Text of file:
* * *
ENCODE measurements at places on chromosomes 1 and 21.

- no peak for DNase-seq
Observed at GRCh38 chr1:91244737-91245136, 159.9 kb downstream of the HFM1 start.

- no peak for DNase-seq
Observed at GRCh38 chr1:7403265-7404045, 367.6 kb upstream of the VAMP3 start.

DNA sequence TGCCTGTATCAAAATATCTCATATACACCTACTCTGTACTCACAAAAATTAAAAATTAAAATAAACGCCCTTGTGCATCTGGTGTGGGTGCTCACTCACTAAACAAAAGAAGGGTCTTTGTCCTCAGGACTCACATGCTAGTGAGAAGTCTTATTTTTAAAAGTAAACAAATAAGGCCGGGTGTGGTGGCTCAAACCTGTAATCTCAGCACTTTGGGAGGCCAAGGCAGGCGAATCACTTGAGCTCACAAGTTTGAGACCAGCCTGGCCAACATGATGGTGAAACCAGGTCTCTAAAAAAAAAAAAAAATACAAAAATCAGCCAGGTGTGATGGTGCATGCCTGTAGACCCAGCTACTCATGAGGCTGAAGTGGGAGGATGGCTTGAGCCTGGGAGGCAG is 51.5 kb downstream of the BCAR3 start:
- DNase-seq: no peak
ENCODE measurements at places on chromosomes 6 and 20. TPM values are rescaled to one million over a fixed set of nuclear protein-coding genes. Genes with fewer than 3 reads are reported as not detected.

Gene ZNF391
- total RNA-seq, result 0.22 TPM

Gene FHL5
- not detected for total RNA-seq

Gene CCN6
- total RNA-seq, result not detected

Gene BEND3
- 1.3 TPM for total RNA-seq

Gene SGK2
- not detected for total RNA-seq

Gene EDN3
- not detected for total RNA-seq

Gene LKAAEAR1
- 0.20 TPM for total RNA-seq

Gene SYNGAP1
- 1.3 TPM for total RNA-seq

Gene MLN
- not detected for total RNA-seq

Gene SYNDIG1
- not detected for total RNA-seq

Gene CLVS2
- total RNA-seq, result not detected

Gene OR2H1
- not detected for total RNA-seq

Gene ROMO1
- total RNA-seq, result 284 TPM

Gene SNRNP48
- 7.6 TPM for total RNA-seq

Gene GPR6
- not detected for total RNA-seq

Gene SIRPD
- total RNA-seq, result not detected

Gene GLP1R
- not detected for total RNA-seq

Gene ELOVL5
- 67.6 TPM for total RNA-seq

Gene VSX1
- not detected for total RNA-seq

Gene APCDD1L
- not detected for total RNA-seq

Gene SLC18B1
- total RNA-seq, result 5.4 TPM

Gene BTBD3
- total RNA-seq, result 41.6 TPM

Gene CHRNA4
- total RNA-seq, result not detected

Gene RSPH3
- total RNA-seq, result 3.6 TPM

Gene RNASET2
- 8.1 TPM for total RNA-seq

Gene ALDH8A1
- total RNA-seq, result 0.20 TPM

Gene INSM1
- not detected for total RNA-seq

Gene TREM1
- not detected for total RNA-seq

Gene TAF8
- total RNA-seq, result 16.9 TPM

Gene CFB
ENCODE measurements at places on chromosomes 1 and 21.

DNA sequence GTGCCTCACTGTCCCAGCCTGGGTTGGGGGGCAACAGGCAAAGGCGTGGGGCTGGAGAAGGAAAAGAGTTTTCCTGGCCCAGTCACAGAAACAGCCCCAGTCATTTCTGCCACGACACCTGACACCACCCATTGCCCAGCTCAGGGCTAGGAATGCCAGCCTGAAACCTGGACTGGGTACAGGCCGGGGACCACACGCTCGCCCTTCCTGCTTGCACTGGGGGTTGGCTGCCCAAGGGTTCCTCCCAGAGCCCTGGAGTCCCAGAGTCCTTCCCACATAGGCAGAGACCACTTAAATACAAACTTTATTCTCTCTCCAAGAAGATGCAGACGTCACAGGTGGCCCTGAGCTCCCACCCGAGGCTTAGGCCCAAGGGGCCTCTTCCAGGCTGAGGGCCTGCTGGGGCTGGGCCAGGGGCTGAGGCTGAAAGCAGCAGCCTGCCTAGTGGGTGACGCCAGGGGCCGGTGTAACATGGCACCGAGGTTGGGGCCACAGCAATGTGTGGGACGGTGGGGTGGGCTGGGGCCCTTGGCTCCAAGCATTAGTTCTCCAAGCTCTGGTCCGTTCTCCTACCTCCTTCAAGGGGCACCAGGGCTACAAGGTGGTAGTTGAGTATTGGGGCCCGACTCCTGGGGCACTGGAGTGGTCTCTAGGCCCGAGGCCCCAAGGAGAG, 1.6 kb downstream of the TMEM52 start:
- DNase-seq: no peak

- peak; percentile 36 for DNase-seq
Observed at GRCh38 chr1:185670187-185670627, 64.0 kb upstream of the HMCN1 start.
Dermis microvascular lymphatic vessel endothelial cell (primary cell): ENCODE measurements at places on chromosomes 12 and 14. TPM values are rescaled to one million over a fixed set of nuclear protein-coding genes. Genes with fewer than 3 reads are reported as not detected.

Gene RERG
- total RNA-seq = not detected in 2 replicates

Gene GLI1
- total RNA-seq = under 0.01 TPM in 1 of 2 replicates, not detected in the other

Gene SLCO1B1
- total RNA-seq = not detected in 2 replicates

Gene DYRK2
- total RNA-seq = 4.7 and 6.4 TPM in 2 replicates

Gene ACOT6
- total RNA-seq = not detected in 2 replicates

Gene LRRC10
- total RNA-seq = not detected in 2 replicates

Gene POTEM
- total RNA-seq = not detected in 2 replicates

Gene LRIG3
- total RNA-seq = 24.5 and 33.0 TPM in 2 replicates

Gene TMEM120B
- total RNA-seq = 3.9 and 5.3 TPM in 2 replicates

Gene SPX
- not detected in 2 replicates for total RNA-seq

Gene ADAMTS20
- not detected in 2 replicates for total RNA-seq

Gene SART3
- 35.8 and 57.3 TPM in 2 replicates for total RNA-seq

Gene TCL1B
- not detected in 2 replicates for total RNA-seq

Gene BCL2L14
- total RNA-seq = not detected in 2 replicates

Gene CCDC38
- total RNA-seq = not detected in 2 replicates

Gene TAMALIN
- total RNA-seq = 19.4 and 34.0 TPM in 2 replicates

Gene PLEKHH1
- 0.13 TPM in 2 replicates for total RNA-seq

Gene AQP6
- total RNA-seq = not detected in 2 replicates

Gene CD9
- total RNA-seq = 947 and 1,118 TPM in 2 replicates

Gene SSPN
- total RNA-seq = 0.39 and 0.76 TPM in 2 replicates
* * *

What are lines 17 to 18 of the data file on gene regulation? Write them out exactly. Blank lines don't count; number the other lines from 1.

Gene SGK2
- not detected for total RNA-seq